Of course, all of that information has no bearing on whether the four movies Isaacs made and/or distributed are obscene under the U.S. Supreme Court's Miller obscenity test, but it would seem that the sheer bulk of it is intended to sway the jury into believing that Isaacs had something to hide or was ashamed of something, and that might easily affect their appraisal of whether the movies or any of them meet the (non-)definition of "obscenity."

Nonetheless, on cross examination by Isaacs' attorney, Roger Jon Diamond, Trickett described the LA Media office as "professional" and "friendly," and that in questioning by FBI Special Agent James Myrick during the 2007 raid, both she and Isaacs had been cooperative and even helpful, even though the FBI had not disclosed what "crime" they were investigating Isaacs for.

Similarly, the government's next witness, computer forensics analyst (and FBI Special Agent) Matthew Goward, appeared to have been called simply to verify that the hard drives on Isaacs' office computers did in fact contain copies of the order form from "James Kirk," the alias used by Myrick to order two movies from one of Isaacs' websites,—which name Trickett had remembered because she's a Star Trek fan. Goward also found direct mail and email programs on one of the computers which could be used to send emails from any of 22 addresses, as well as the code for 30 websites such as and in a folder on one drive. Also present on the computers were over 1,000 emails to scat newsgroups containing both text and photos, as well as video excerpts from both Hollywood Scat Amateurs movies, and promotional text for those and other movies. Finally, Goward testified that there was also a contract between Stolen Car Films and Vienna, Austria-based MFX Media for distribution of Isaacs' movies in Europe.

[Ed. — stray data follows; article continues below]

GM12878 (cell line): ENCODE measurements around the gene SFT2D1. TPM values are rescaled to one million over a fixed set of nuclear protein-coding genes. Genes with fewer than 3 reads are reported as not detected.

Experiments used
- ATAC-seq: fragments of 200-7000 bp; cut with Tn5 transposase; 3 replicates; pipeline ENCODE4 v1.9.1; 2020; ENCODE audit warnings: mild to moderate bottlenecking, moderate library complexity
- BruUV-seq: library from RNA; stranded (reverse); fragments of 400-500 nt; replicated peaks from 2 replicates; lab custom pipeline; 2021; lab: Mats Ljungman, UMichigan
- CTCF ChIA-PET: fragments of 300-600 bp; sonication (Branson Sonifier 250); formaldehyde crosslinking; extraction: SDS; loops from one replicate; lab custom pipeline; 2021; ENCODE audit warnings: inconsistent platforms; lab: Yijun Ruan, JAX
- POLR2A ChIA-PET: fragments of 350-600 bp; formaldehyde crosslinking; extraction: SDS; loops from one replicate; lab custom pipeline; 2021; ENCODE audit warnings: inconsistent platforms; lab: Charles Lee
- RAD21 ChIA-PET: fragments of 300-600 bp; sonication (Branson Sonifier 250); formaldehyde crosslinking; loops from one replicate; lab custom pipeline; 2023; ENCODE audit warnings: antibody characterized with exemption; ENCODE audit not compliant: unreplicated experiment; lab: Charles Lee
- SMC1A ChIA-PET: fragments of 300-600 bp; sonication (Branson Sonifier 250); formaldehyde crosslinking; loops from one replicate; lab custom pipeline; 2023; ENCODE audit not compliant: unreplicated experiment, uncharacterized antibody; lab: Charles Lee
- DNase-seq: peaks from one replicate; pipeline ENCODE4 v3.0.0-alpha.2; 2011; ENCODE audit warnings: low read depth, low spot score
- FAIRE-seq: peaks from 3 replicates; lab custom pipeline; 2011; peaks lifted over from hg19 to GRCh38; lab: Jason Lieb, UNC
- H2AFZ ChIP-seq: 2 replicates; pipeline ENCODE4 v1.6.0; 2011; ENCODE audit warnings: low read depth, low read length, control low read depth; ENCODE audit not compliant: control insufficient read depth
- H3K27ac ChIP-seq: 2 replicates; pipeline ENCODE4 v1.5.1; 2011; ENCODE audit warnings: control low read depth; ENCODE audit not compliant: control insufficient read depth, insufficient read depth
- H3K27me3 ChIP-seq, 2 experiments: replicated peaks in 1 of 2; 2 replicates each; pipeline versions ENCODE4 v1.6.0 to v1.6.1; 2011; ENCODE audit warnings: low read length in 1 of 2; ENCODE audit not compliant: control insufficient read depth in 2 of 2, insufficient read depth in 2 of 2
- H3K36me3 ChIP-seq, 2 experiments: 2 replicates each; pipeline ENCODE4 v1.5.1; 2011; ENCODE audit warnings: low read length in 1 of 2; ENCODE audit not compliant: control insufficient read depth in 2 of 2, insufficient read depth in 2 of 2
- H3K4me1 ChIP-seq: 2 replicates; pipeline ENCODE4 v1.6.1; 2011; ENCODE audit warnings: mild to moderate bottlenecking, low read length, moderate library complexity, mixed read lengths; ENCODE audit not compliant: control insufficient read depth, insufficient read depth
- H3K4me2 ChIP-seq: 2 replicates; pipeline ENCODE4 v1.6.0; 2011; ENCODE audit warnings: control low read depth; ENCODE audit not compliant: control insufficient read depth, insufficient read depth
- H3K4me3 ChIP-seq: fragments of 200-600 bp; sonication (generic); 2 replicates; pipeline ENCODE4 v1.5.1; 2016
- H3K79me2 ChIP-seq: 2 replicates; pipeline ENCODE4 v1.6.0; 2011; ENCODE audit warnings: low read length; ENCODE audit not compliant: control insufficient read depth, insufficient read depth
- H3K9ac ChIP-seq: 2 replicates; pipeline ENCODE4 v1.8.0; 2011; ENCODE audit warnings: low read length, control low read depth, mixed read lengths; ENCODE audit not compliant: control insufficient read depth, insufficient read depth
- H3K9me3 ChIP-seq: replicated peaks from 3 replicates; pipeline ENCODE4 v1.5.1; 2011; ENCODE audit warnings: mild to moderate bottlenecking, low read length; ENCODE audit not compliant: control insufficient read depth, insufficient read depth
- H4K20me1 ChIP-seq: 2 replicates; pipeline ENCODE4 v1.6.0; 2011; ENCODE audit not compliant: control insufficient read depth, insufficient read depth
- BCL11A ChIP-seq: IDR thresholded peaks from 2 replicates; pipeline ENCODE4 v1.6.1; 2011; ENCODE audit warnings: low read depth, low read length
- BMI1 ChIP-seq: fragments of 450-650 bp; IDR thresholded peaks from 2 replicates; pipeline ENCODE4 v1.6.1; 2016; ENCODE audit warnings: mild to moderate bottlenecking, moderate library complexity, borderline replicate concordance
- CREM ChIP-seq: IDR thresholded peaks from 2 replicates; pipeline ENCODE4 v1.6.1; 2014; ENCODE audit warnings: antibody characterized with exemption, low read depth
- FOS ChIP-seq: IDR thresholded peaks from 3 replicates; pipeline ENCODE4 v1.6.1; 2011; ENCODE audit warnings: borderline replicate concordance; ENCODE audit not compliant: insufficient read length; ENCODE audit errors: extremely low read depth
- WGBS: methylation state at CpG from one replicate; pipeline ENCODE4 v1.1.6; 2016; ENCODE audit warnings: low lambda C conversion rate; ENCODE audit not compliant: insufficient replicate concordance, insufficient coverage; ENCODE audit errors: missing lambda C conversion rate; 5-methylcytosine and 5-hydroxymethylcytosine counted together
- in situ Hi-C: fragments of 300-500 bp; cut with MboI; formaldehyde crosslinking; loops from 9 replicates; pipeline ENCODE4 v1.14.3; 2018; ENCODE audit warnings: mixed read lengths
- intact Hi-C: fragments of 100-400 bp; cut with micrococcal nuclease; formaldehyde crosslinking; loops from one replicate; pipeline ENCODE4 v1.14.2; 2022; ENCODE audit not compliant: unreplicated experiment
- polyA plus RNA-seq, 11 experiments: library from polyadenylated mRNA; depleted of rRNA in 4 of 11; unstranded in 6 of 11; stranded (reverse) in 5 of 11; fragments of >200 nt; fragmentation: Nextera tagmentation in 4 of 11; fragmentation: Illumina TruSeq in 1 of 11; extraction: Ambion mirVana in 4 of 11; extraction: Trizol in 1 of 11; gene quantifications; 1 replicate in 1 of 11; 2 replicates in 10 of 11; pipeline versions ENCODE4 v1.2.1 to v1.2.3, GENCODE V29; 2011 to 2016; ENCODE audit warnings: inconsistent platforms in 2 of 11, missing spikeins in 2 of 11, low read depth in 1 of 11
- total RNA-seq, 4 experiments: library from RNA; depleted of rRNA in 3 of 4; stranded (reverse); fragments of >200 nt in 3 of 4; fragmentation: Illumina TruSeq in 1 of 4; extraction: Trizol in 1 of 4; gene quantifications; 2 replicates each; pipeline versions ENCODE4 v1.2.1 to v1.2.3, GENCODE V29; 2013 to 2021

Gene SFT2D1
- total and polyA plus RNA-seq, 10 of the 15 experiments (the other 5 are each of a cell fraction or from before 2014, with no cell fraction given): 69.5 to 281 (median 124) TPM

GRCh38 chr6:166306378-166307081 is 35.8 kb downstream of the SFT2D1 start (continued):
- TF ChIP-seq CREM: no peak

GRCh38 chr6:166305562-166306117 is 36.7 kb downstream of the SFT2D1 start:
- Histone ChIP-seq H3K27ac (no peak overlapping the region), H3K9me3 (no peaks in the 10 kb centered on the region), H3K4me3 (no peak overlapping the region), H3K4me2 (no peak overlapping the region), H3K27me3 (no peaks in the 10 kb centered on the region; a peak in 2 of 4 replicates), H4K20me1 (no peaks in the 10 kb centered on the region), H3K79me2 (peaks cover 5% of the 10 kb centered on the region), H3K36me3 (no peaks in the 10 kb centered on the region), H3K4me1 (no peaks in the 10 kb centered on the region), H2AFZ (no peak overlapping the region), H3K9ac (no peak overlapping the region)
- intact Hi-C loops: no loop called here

The government's final witness for the day was Los Angeles Police Det. Kyle Lewison, who'd spent 15 years working in the department's Vice Division, and who had taken part in both the 2007 raid on Isaacs' offices and an FBI sting operation in early 2011, where under the pseudonym of "Kevin Yamashita," Lewison had placed web orders for several of Isaacs' movies. Lewison noted that Isaacs had sent the packages from a private mail box company on Hollywood Boulevard, which he confirmed by tracing a code on the packages' postage labels. Lewison also identified screen captures of some of Isaacs' web pages featuring photos from the charged movies as well as ordering information.

When Grant had finished his examination of Lewison, Judge King recessed the trial for the day, since the next step would be to play the charged movies Hollywood Scat Amateurs 10 and Japanese Doggie 3 Way for the jury, and with Judge King's self-imposed 2 p.m. limit on testimony, those will be played beginning at 8 a.m. tomorrow.

After the jury left the courtroom, Judge King asked the attorneys for both sides for an update on the projected trial schedule, and if things go according to plan, all of the testimony will be completed by Thursday afternoon, with closing argments to be delivered Friday morning, after which the jury will begin its deliberations.

Check back with tomorrow for more news of what may be the Obama administration's last obscenity trial—at least until after the 2012 election!